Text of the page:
See Luke 16:9-16 for the context, and Luke 16:31 for the “punch line.”
16. It’s choice (b) again. Throughout his writings, Paul says that the lost will: (b) die, perish, and be punished with eternal destruction.
If you picked choice (a) “go to hell and burn alive forever,” you will really be surprised when you look for anything like that in Paul’s writings. Choice (c) is wrong, since all who finally inhabit God’s eternal kingdom will enjoy every “minute” of unending eternity!
Romans 6:23; Romans 2:12; 1 Thessalonians 5:2-3; 2 Thessalonians 1:9; 1 Corinthians 3:17; Philippians 1:28; Philippians 3:19.
17. The New Testament uses the adjective “immortal” to describe (b) the resurrection bodies of the saved but not of the lost.
Some philosophers in Paul’s day taught that every person has an immortal soul — a doctrine which later crept into the Christian church but is now increasingly rejected as unbiblical. Still others said no one will ever be “immortal” or deathless. Scripture rejects both those errors, when it declares that there is life only in Christ but promises that all who truly trust him will live forever! You will always be correct to remember that the Bible always ascribes immortality to the saved, never to the lost; always in the resurrection, never now; and always in a glorified body, never as a disembodied “soul” or “spirit.”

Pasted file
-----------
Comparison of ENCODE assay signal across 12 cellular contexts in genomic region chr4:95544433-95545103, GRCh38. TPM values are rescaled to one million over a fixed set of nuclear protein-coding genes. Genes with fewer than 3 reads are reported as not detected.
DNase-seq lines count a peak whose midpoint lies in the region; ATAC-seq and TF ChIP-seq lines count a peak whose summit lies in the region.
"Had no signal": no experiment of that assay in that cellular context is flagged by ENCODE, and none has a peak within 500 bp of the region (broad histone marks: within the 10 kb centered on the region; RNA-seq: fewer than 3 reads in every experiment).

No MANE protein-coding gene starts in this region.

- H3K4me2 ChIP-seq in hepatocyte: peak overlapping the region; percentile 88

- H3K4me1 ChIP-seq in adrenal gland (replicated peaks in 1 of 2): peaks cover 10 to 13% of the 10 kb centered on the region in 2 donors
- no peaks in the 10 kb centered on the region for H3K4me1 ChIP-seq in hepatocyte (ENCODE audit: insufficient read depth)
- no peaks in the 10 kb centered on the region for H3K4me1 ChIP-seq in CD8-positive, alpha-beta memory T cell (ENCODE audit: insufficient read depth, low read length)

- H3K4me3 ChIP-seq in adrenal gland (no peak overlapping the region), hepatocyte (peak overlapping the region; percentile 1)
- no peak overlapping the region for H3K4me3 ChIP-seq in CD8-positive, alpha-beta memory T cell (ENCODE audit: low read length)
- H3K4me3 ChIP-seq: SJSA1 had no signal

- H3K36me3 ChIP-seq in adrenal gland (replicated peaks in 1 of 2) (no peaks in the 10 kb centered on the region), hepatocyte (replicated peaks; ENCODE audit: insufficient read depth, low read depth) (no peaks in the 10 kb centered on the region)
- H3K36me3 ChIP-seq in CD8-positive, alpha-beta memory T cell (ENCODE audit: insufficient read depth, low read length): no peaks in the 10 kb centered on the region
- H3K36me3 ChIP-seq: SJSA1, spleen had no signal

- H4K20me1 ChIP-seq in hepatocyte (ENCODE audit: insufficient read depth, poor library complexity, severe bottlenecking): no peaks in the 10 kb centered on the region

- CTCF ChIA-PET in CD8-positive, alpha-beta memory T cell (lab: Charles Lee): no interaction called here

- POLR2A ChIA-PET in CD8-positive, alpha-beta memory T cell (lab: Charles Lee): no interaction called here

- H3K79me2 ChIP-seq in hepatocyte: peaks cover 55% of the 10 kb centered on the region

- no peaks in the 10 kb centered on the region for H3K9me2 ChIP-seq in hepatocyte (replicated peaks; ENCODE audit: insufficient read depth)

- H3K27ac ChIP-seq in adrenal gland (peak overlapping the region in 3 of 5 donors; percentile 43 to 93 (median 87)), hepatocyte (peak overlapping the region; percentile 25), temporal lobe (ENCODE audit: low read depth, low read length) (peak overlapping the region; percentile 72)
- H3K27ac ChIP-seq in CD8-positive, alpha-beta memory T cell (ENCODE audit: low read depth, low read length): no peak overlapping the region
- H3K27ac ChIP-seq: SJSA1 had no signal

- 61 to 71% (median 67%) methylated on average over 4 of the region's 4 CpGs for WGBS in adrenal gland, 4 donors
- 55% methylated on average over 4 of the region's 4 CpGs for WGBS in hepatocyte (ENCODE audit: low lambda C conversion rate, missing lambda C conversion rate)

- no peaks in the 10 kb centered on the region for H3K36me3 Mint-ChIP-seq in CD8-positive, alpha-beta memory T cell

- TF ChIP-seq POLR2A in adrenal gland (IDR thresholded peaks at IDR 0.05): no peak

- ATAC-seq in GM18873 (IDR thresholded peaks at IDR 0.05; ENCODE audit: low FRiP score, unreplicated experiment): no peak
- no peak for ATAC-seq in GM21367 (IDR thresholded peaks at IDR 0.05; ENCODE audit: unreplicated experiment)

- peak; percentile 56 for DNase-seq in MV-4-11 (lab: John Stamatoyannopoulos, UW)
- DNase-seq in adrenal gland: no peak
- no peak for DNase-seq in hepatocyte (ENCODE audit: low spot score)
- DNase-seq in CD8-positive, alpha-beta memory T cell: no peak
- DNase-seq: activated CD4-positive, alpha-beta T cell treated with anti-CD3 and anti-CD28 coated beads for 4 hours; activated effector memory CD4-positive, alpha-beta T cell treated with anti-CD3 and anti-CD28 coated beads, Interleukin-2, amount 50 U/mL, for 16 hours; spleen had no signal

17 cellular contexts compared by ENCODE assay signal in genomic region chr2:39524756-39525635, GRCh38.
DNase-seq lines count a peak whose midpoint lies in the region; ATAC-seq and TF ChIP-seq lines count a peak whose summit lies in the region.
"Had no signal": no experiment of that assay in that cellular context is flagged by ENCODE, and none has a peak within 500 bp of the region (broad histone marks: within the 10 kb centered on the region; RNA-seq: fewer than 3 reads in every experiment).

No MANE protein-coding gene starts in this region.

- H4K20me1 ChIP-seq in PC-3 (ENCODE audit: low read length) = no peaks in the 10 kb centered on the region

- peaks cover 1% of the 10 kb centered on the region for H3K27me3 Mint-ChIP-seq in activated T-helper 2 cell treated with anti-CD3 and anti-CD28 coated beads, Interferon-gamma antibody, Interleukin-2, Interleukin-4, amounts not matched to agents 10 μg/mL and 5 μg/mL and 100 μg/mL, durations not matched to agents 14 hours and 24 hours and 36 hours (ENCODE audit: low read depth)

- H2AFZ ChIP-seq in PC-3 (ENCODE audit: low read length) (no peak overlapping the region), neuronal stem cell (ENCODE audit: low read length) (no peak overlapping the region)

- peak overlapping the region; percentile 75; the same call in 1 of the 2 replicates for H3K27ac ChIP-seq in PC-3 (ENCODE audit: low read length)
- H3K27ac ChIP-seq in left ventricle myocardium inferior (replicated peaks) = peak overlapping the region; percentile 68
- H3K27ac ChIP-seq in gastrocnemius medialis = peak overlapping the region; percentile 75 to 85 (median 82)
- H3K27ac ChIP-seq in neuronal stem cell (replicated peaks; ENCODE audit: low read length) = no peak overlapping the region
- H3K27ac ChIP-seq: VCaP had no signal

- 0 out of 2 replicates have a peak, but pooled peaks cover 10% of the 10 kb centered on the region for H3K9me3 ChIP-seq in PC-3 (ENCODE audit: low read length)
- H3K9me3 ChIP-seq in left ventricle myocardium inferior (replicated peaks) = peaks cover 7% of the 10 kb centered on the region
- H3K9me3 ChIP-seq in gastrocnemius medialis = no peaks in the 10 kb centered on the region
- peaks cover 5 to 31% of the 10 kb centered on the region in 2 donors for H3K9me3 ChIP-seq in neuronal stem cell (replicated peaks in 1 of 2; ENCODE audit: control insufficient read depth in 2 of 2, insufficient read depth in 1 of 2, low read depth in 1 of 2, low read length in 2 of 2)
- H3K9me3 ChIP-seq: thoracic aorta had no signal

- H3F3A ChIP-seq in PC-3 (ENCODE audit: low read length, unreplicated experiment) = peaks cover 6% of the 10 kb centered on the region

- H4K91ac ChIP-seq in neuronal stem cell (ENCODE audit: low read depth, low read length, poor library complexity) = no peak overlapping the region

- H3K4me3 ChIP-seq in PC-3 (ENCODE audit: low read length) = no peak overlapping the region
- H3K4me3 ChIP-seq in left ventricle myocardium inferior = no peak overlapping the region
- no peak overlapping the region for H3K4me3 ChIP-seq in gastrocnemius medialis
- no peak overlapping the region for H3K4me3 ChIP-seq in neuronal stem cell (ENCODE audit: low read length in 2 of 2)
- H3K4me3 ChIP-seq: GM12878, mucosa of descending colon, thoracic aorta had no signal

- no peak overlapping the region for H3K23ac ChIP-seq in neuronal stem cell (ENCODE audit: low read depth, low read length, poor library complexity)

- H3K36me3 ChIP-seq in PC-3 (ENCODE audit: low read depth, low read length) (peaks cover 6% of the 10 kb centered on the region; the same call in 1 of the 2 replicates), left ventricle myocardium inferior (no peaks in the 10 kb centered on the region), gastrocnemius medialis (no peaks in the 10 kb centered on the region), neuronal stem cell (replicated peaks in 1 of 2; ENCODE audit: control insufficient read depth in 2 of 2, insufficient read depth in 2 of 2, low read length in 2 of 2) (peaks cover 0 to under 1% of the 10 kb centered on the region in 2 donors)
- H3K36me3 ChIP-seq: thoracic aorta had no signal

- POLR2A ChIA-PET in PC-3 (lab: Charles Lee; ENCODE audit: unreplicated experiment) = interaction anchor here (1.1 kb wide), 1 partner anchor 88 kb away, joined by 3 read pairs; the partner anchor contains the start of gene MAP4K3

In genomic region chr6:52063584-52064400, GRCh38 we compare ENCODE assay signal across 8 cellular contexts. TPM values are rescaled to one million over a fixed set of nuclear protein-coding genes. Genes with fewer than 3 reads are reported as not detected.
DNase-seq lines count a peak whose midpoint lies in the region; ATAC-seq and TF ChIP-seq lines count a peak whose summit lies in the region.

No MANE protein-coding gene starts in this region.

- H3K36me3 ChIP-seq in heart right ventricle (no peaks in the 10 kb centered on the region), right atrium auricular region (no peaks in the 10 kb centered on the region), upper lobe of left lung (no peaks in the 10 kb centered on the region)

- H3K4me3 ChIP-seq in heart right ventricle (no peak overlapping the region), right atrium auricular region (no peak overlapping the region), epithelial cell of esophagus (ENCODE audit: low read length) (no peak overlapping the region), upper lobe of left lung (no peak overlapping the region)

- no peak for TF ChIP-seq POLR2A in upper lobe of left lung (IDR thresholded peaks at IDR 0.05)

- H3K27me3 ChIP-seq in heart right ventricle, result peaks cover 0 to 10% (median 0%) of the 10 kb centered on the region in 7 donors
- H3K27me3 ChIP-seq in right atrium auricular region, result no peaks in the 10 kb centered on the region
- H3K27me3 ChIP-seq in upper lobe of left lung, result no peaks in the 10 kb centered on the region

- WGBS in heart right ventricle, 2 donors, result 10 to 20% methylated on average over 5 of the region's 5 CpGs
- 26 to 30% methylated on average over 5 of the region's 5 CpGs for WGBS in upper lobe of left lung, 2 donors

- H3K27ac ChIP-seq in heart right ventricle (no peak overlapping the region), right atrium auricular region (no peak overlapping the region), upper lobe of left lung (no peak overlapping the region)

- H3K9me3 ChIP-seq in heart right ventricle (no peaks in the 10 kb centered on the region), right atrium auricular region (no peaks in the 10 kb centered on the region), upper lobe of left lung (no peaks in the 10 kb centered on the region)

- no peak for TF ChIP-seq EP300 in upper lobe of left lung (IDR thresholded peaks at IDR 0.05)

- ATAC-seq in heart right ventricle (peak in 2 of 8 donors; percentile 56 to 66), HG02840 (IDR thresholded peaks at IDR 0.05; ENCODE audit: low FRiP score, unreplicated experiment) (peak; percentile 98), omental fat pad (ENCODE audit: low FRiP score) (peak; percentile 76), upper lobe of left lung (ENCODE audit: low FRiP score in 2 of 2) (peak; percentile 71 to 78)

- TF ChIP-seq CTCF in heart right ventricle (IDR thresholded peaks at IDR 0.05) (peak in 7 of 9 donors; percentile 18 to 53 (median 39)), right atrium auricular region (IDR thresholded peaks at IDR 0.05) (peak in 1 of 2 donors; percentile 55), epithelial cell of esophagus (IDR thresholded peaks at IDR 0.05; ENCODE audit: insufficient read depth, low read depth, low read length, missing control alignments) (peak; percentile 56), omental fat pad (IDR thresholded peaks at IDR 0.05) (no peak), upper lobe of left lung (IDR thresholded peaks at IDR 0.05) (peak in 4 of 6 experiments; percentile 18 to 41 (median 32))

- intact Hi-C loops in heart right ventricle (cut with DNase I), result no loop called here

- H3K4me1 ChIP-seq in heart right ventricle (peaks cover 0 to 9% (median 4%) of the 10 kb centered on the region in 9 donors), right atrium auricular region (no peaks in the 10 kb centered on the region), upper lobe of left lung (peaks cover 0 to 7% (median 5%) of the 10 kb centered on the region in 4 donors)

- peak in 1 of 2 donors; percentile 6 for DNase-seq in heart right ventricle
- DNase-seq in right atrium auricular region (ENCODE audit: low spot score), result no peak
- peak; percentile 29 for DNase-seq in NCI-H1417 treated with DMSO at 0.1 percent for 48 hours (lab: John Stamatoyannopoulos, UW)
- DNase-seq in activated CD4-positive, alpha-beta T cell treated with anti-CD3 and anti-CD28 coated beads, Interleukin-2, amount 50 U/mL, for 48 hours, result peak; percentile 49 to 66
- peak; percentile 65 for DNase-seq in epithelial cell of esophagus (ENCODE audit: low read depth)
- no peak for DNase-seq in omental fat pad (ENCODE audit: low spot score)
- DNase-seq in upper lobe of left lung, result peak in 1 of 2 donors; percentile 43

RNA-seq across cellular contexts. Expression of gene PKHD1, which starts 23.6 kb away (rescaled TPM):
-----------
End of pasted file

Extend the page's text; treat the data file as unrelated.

1 Corinthians 15:54-57; 2 Timothy 1:10; 1 John 5:11-13.
18. Did you choose (b)? Good for you! The Jewish-Christian books of Hebrews and James do indeed contrast salvation with inescapable destruction.
Read every word and you’ll never find a hint of unending conscious pain. Going “gently into that good night” is poetic but comes from Welsh poet Dylan Thomas rather than the Bible.
Hebrews 10:27, 39; Hebrews 12:25, 29; James 4:12; James 5:3, 5, 20.
19. Choice (c) is correct. Peter’s epistles clearly say that the lost will be burned to ashes like Sodom and Gomorrah and will perish like brute beasts.
2 Peter 2:6, 12; 2 Peter 3:6-9. 20.
20. John is careful to define the “lake of fire” in Revelation as (c) the second death.
Read from Genesis to Revelation and you’ll never find a picture of indescribable, everlasting torture. Does that come as a surprise? Revelation 20:14; Revelation 21:8.